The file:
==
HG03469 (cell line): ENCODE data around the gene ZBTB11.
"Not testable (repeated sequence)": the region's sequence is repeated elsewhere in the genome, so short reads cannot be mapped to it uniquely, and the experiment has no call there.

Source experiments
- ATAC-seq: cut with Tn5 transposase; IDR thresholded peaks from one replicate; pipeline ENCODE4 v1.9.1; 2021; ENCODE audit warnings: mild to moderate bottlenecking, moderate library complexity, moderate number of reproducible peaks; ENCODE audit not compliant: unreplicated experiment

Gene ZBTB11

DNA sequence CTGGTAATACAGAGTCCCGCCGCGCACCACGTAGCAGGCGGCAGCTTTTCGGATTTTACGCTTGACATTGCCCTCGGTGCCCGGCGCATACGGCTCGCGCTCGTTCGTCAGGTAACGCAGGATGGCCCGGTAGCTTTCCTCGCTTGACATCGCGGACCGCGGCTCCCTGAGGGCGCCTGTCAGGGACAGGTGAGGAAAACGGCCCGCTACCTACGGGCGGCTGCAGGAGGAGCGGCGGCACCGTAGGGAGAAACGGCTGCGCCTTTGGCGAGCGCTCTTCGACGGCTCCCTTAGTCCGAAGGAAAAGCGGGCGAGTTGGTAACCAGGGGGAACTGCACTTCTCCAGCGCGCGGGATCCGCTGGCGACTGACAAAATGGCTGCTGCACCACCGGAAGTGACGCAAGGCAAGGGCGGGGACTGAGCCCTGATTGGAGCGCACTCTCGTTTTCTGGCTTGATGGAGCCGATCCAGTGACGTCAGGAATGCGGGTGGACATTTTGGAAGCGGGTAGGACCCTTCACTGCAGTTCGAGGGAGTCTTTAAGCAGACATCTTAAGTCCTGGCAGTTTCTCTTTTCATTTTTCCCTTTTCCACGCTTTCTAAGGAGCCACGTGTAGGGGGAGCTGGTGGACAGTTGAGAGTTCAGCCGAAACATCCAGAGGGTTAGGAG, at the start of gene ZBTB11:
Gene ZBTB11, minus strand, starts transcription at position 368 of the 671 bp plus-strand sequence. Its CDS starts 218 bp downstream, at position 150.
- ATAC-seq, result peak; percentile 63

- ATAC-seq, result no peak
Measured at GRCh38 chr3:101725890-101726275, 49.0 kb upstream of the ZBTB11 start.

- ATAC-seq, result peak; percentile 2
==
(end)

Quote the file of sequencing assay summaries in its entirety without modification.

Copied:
HG03469 (cell line): ENCODE data around the gene ZBTB11.
"Not testable (repeated sequence)": the region's sequence is repeated elsewhere in the genome, so short reads cannot be mapped to it uniquely, and the experiment has no call there.

Source experiments
- ATAC-seq: cut with Tn5 transposase; IDR thresholded peaks from one replicate; pipeline ENCODE4 v1.9.1; 2021; ENCODE audit warnings: mild to moderate bottlenecking, moderate library complexity, moderate number of reproducible peaks; ENCODE audit not compliant: unreplicated experiment

Gene ZBTB11

DNA sequence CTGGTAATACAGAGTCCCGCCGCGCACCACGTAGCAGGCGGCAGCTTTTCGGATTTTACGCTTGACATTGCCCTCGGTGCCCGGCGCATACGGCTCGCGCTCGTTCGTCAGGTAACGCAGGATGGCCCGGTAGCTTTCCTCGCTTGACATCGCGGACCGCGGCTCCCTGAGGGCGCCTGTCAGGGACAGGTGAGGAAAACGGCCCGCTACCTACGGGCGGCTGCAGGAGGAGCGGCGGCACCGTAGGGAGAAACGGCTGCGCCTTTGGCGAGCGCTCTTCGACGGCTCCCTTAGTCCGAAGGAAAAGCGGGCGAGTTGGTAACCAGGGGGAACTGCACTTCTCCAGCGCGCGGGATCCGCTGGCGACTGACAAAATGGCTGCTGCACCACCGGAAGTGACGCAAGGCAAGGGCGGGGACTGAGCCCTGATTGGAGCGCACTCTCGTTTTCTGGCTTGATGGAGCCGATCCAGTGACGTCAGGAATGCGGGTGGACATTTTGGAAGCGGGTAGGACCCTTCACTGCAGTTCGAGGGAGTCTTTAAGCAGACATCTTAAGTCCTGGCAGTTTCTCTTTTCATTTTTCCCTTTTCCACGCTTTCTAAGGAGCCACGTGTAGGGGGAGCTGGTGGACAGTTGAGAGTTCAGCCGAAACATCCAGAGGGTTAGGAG, at the start of gene ZBTB11:
Gene ZBTB11, minus strand, starts transcription at position 368 of the 671 bp plus-strand sequence. Its CDS starts 218 bp downstream, at position 150.
- ATAC-seq, result peak; percentile 63

- ATAC-seq, result no peak
Measured at GRCh38 chr3:101725890-101726275, 49.0 kb upstream of the ZBTB11 start.

- ATAC-seq, result peak; percentile 2